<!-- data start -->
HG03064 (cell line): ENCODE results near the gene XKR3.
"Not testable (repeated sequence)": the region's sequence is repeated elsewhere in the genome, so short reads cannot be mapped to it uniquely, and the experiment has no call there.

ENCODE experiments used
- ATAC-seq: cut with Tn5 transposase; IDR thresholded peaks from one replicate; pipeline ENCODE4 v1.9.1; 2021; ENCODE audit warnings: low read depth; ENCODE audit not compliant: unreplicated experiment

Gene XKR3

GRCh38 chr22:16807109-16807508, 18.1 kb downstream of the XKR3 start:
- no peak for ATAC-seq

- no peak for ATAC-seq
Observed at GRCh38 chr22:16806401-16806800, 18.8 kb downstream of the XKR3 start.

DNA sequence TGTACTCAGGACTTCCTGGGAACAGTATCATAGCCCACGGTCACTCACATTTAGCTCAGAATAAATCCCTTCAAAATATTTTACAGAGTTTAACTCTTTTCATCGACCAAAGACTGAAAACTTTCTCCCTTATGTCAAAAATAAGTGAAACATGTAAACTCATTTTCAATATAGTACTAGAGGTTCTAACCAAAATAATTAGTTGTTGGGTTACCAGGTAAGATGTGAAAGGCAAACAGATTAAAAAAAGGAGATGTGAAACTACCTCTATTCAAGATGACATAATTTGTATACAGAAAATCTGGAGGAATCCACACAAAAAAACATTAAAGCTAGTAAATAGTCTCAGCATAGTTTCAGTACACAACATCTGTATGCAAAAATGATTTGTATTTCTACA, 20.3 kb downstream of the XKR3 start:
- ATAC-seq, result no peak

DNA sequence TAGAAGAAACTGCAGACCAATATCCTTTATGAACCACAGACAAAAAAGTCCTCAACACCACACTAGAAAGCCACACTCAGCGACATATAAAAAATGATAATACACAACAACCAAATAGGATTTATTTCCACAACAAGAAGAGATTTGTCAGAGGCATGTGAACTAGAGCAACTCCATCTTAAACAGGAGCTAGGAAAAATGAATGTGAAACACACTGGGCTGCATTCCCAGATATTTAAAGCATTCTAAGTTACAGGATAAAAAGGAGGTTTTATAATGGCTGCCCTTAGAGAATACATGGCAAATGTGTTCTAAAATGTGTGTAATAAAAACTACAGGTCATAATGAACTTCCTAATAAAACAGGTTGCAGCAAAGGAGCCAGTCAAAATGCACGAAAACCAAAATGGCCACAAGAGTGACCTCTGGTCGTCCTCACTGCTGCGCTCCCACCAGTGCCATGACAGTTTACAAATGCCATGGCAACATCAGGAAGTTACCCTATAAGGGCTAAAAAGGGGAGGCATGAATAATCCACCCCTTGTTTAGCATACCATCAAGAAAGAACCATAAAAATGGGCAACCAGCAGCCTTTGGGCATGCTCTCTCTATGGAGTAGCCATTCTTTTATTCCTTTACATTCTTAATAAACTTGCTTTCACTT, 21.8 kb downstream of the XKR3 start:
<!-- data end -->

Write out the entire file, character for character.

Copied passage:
HG03064 (cell line): ENCODE results near the gene XKR3.
"Not testable (repeated sequence)": the region's sequence is repeated elsewhere in the genome, so short reads cannot be mapped to it uniquely, and the experiment has no call there.

ENCODE experiments used
- ATAC-seq: cut with Tn5 transposase; IDR thresholded peaks from one replicate; pipeline ENCODE4 v1.9.1; 2021; ENCODE audit warnings: low read depth; ENCODE audit not compliant: unreplicated experiment

Gene XKR3

GRCh38 chr22:16807109-16807508, 18.1 kb downstream of the XKR3 start:
- no peak for ATAC-seq

- no peak for ATAC-seq
Observed at GRCh38 chr22:16806401-16806800, 18.8 kb downstream of the XKR3 start.

DNA sequence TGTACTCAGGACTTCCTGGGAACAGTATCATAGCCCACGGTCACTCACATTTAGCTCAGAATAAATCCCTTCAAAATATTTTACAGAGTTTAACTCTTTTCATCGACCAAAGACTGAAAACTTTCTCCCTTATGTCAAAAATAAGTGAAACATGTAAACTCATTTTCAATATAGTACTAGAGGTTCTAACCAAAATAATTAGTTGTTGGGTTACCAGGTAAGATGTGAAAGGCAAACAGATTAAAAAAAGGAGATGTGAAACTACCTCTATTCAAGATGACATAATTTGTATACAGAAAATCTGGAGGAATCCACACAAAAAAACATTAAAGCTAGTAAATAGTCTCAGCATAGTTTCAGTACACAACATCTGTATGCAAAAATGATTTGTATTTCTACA, 20.3 kb downstream of the XKR3 start:
- ATAC-seq, result no peak

DNA sequence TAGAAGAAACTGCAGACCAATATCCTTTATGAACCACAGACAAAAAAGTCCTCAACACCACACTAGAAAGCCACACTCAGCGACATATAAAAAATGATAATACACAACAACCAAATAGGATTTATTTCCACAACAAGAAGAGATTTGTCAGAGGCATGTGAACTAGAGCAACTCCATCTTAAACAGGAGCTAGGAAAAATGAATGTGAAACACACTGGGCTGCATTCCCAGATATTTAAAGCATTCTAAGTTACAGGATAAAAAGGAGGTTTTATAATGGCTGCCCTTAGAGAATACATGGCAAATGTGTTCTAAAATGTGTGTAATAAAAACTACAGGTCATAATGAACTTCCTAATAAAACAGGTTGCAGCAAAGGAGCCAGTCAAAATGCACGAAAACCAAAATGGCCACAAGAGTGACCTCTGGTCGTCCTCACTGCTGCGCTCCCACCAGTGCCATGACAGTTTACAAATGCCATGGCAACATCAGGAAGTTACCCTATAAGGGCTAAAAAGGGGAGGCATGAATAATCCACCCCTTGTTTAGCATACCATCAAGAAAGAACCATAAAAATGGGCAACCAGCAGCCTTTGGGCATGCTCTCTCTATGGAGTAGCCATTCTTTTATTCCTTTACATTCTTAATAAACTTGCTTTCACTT, 21.8 kb downstream of the XKR3 start: